Hemingway did not specifically write a dedicated treatise on writing (he considered it bad luck to talk about writing), but throughout his written work and correspondence he ended up talking quite a bit about the writer's life. I have to thank Larry W. Phillips for his research and collecting together these loose fragments of advice and thoughts on the craft of writing into the book Ernest Hemingway on Writing.
Know Your Tools
As an artist it takes many years of practice getting proportions right, seeing and recording values of light and shadows, understanding the rules of composition and the idiosyncrasies of the various mediums.
There is a balance between knowing the rules and breaking them. If you dive right past the foundational basics and try to paint, your lack of understanding will be apparent to everyone and you will never work with confidence.
You've seen the famous paintings by Picasso, but may not have seen his early realistic drawings that show his complete ability to capture his subjects. Knowing the basics becomes the foundation to greater work.
Hemingway talked about one of the basic tools for writers, punctuation:
“My attitude toward punctuation is that it ought to be as conventional as possible. The game of golf would lose a good deal if croquet mallets and billiard cues were allowed on the putting green. You ought to be able to show that you can do it a good deal better than anyone else with the regular tools before you have a license to bring in your own improvements.”
His spare writing style was a conscious choice:
“I don’t like to write like God. It is only because you never do it, though, that the critics think you can’t do it.”
Make each word count. What if you had to pay for each word? He explained how his economic writing style was shaped early in his career:
“Don’t worry about the words. I’ve been doing that since 1921. I always count them when I knock off and am drinking the first whiskey and soda. Guess I got in the habit writing dispatches. Used to send them from some places where they cost a dollar and a quarter a word and you had to make them awful interesting at that price or get fired.”
And don't get too hung up about how many words you write per day. How you feel after writing is the important thing.
“I loved to write very much and was never happier than doing it. Charlie’s [Scribner’s] ridiculing of my daily word count was because he did not understand me or writing especially well nor could know how happy one felt to have put down properly 422 words as you wanted them to be. And days of 1200 or 2700 were something that made you happier than you could believe. Since I found that 400 to 600 well done was a pace I could hold much better was always happy with that number. But if I only had 320 I felt good.”
On Writing Novels
It's easy to think of famous writers and imagine that the words came easy for them. It gives me hope when I learn it was otherwise:
“...I did not know how I would ever write anything as long as a novel. It often took me a full morning of work to write a paragraph.”
Yes, writing a novel is hard, so here is some of the best advice you will ever read:
“You just have to go on when it is worst and most helpless—there is only one thing to do with a novel and that is go straight on through to the end of the damn thing.”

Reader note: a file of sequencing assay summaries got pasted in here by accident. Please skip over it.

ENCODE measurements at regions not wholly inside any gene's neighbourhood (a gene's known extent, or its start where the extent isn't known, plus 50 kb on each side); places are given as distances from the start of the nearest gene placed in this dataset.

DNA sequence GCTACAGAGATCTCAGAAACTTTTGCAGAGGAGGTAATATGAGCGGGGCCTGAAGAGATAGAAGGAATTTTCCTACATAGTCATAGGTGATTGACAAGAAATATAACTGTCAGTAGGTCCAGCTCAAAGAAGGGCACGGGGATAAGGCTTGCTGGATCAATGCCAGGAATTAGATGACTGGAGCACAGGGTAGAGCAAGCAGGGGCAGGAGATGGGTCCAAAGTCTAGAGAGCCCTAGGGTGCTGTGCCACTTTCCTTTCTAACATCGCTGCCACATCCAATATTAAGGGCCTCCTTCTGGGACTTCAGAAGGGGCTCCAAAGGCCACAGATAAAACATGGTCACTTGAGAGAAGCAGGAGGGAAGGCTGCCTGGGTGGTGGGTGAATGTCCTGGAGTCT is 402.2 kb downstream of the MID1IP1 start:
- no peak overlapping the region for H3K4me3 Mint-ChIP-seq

Want to be a writer? Stick with it, through all interruptions.
“I happen to be in a very tough business where there are no alibis. It is good or it is bad and the thousand reasons that interfere with a book being as good as possible are no excuses if it is not. You have to make it good and a man is a fool if he adds or takes hindrance after hindrance after hindrance to being a writer when that is what he cares about. Taking refuge in domestic successes, being good to your broke friends etc. is merely a form of quitting.”
I have often felt guilty for not being much of a letter writer. I thought "How can you consider yourself a writer if you can't even write letters? Then when I read this it I felt more at ease:
“Take good care of yourself and please forgive such a rotten letter. All my juice goes in the damned book. Anytime I can write a good letter Tubby it’s a sign I’m not working.”
On Characters and Being Observant
We've all heard the advice to write what you know, and Hemingway showed why that was so important:
“People in a novel, not skillfully constructed characters, must be projected from the writer’s assimilated experience, from his knowledge, from his head, from his heart and from all there is of him. If he ever has luck as well as seriousness and gets them out entire they will have more than one dimension and they will last a long time.”
“The more he learns from experience the more truly he can imagine. If he gets so he can imagine truly enough people will think that the things he relates all really happened and that he is just reporting.”
That was how I felt reading The Sun Also Rises, that he was mostly reporting things that had happened, but in reality those things didn't happen. He used real people but "controlled what they did."
Selecting the Right Title
Hemingway spent a lot of effort in choosing the right title:
“Getting a title is a lot like drawing cards in a poker game. You keep on drawing and they’re all worthless but if you can last at it long enough you always get a good hand finally.”
“How about this for a title
For Whom the Bell TollsA NovelBy Ernest Hemingway…I think it has the magic that a title has to have. Maybe it isn’t too easy to say. But maybe the book will make it easy. Anyway I have had thirty some titles and they were all possible but this is the first one that has made the bell toll for me.”
Motivation for Writing
I'm sure we all dream of being published and recognized for our work. But that is a lousy motivator for me. This is the motivation that brings out my best writing:
“I have to write to be happy whether I get paid for it or not.”